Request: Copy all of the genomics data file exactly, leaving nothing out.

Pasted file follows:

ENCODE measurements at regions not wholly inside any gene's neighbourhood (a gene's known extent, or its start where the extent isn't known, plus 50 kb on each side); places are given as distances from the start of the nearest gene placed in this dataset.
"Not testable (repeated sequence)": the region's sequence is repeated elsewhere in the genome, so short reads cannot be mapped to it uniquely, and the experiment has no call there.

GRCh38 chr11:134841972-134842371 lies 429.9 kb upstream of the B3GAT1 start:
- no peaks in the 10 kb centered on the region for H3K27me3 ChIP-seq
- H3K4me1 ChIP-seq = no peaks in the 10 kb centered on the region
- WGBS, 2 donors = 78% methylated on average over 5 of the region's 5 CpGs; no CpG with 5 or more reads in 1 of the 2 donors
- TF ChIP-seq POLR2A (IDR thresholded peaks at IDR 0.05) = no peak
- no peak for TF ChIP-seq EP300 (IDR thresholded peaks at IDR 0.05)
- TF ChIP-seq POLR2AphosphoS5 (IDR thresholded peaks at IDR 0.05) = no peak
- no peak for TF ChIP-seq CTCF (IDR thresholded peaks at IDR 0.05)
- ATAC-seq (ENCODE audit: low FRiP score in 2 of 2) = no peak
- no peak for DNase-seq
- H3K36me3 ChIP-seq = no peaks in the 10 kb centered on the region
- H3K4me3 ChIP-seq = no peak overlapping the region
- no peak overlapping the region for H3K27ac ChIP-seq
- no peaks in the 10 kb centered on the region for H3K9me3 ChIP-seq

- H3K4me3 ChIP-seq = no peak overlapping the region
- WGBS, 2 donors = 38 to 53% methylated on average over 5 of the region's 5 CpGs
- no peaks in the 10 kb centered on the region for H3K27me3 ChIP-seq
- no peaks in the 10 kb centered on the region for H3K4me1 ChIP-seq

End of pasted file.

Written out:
ENCODE measurements at regions not wholly inside any gene's neighbourhood (a gene's known extent, or its start where the extent isn't known, plus 50 kb on each side); places are given as distances from the start of the nearest gene placed in this dataset.
"Not testable (repeated sequence)": the region's sequence is repeated elsewhere in the genome, so short reads cannot be mapped to it uniquely, and the experiment has no call there.

GRCh38 chr11:134841972-134842371 lies 429.9 kb upstream of the B3GAT1 start:
- no peaks in the 10 kb centered on the region for H3K27me3 ChIP-seq
- H3K4me1 ChIP-seq = no peaks in the 10 kb centered on the region
- WGBS, 2 donors = 78% methylated on average over 5 of the region's 5 CpGs; no CpG with 5 or more reads in 1 of the 2 donors
- TF ChIP-seq POLR2A (IDR thresholded peaks at IDR 0.05) = no peak
- no peak for TF ChIP-seq EP300 (IDR thresholded peaks at IDR 0.05)
- TF ChIP-seq POLR2AphosphoS5 (IDR thresholded peaks at IDR 0.05) = no peak
- no peak for TF ChIP-seq CTCF (IDR thresholded peaks at IDR 0.05)
- ATAC-seq (ENCODE audit: low FRiP score in 2 of 2) = no peak
- no peak for DNase-seq
- H3K36me3 ChIP-seq = no peaks in the 10 kb centered on the region
- H3K4me3 ChIP-seq = no peak overlapping the region
- no peak overlapping the region for H3K27ac ChIP-seq
- no peaks in the 10 kb centered on the region for H3K9me3 ChIP-seq

- H3K4me3 ChIP-seq = no peak overlapping the region
- WGBS, 2 donors = 38 to 53% methylated on average over 5 of the region's 5 CpGs
- no peaks in the 10 kb centered on the region for H3K27me3 ChIP-seq
- no peaks in the 10 kb centered on the region for H3K4me1 ChIP-seq